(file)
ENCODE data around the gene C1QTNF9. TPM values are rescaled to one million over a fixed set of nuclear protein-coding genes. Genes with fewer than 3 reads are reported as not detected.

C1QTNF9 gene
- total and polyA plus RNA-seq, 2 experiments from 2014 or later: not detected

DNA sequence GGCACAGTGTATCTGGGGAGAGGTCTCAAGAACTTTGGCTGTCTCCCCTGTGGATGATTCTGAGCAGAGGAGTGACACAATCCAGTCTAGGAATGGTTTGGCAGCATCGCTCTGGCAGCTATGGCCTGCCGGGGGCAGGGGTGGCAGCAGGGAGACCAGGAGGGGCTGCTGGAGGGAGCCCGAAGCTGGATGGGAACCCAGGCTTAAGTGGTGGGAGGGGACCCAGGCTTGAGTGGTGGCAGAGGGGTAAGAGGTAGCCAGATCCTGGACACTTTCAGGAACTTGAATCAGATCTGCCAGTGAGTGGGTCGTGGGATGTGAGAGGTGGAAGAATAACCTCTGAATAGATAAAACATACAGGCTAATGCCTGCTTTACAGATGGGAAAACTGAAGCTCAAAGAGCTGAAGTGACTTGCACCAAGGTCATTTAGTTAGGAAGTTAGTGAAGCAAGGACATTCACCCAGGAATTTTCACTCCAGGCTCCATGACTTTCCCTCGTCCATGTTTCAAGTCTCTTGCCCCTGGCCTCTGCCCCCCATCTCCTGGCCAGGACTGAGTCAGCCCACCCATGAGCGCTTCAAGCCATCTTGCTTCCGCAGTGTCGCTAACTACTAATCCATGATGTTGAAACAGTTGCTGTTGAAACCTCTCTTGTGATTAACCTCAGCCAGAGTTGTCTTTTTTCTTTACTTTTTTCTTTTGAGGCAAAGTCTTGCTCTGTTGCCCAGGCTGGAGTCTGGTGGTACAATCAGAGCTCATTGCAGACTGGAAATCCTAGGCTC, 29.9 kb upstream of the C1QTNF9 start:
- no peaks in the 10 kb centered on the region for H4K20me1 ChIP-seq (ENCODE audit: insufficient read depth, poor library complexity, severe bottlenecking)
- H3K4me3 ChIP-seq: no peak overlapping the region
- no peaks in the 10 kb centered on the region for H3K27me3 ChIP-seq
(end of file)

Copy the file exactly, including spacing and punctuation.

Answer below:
ENCODE data around the gene C1QTNF9. TPM values are rescaled to one million over a fixed set of nuclear protein-coding genes. Genes with fewer than 3 reads are reported as not detected.

C1QTNF9 gene
- total and polyA plus RNA-seq, 2 experiments from 2014 or later: not detected

DNA sequence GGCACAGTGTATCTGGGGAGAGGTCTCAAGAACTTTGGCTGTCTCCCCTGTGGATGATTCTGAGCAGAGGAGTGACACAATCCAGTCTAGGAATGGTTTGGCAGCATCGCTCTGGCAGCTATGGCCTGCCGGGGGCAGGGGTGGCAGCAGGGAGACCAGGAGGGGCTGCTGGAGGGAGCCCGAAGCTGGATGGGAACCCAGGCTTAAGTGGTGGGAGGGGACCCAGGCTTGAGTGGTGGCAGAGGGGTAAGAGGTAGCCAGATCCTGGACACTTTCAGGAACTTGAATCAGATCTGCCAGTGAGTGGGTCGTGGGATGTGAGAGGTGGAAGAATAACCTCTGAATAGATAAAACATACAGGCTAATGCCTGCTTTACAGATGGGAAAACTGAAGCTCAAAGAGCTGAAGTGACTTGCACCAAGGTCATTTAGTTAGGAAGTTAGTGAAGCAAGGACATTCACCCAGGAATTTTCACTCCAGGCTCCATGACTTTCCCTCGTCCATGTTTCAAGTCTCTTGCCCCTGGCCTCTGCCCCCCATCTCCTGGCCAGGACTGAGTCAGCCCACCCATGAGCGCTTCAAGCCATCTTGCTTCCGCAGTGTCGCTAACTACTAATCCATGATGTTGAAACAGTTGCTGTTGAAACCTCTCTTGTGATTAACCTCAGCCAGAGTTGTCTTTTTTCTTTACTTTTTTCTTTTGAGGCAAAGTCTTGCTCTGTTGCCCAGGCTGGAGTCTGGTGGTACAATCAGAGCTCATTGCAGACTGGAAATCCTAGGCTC, 29.9 kb upstream of the C1QTNF9 start:
- no peaks in the 10 kb centered on the region for H4K20me1 ChIP-seq (ENCODE audit: insufficient read depth, poor library complexity, severe bottlenecking)
- H3K4me3 ChIP-seq: no peak overlapping the region
- no peaks in the 10 kb centered on the region for H3K27me3 ChIP-seq